Life Span: End of Life

It’s interesting to me to study the “journey” from conception to eternity. What happens to your body, mind, and spirit is slightly predictable and wildly unique. I think that’s pretty cool. Walking through some of those phases has been a lot different than studying it. The hard parts hurt more than you can expect. Sometimes you can’t wrap your mind around it. There’s no use studying it…it will drive you crazy. The great parts are cherished more than you could ever imagine. Ugh. To have five minutes of my girls when they were 2 and 4…I’d do anything.  ❤️ Every phase has good and bad. Lately, I’ve been talking with family and friends quite a bit about the phase that comes at the end of our earthly life: death.

Christians will often quote a scripture from 1 Corinthians when a loved one dies: “Oh, death, where is your sting?” They quote it to say that death is not the end. For Christians, this is comforting, but let’s be honest. It’s still hard. Everything about death is hard…and it hurts. Deep.

The truth is that death has a tendency to “sting” long before it comes.

I’m talking about the end of life phase where either (or both) mentally or physically changes are taking place faster we can wrap our minds around.

My grandfather had a stroke.  He’s mentally sharp, and still has his sense of humor. 🙂 It just comes out differently. He has trouble with speech. My mom is a daddy’s girl…to a fault. 😉 She couldn’t care less if he can speak clearly or not, but she knows he cares…and that breaks her heart.

How do you do it? When do you take away their car? When do you tell them that the ONLY safe place they know- “home,” is no longer safe? How do you pack up a lifetime’s collection of evidence that they lived, adventured, and weathered many storms- and leave out only enough to fill up the tiny nursing home room? As if a box of nic-nac’s will ease the sting of leaving “home.”

It’s frustrating. My parents love their parents. They don’t want them to be frustrated. They want to be reasonable with them. That’s respect. And, especially to them, respect is gold. When they have lost their abilities to reason, respect can seem to be lost.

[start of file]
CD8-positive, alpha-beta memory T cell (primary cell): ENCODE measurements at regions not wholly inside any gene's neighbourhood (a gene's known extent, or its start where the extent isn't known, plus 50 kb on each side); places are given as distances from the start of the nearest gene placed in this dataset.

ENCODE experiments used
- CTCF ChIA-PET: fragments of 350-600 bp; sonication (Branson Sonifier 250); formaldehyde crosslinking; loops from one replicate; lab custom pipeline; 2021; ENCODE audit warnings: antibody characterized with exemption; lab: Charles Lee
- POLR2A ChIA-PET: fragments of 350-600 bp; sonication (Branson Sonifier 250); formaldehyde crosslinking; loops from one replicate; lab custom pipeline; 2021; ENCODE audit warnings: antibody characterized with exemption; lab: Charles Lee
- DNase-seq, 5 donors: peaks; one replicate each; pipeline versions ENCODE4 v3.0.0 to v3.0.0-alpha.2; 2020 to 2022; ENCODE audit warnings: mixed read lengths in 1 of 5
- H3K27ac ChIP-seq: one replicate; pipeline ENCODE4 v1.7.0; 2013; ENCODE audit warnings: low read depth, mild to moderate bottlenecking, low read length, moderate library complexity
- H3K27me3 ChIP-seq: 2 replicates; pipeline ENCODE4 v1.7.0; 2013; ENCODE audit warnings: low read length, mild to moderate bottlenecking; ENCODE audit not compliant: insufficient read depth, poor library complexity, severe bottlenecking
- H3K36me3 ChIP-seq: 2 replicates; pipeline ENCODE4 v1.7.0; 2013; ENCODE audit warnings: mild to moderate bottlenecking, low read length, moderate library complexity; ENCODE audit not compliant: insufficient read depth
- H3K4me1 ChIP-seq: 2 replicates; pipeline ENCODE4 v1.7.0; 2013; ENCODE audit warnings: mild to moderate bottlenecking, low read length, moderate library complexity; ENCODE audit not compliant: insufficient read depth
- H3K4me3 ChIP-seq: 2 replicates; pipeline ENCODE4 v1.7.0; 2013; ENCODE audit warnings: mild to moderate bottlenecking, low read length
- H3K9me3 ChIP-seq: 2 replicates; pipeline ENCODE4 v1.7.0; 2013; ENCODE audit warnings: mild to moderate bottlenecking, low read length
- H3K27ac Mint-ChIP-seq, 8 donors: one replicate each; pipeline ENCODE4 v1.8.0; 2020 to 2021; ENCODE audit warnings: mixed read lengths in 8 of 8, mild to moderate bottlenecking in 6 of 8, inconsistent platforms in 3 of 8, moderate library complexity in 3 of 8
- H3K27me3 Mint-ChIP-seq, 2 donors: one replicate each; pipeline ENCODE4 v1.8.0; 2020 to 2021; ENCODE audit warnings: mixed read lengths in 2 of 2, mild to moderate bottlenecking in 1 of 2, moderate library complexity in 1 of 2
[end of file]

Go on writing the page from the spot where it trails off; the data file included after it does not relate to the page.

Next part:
Well meaning friends might tell you that it’s “better.” It may not be better in assisted living. It may be even harder. You don’t do it to make things better.  You do it to make things humane. It’s appropriate care. It’s dignity. It’s a big lump in your throat…and if you can swallow it, you will see that it is one of the few types of respect left to give.

So, death, we know you’re coming. You’re uncomfortable. You don’t feel like home. You have left us with the least amount of control we have ever felt. We are not ourselves. We can’t see. We can’t hear. Isolation stings.

But, for those who are in Christ, things are different. Your mom may be a hot mess today. You won’t leave her that way. Don’t grow weary. She will remember again. That look that your dad has on his face- like he’s lost? It’s a temporary glare. The sting that catches you off guard because you are parenting your parent is only temporary. While that doesn’t make it any easier, I hope it brings some perspective. Perspective that takes the sting out.

 

 

7 thoughts on “Life Span: End of Life

  1. Linny (Melinda) says:

    You are such a great writer and speaker. I kept it together until paragraph 7 and i couldn’t hold the lump in my throat some how bust through my eyes as i cried like a baby.. it is frustrating, cuz u can’t do a thing, but help tgem feel like they still have worth and one thing that they NEVER forget LOVE. i love ya

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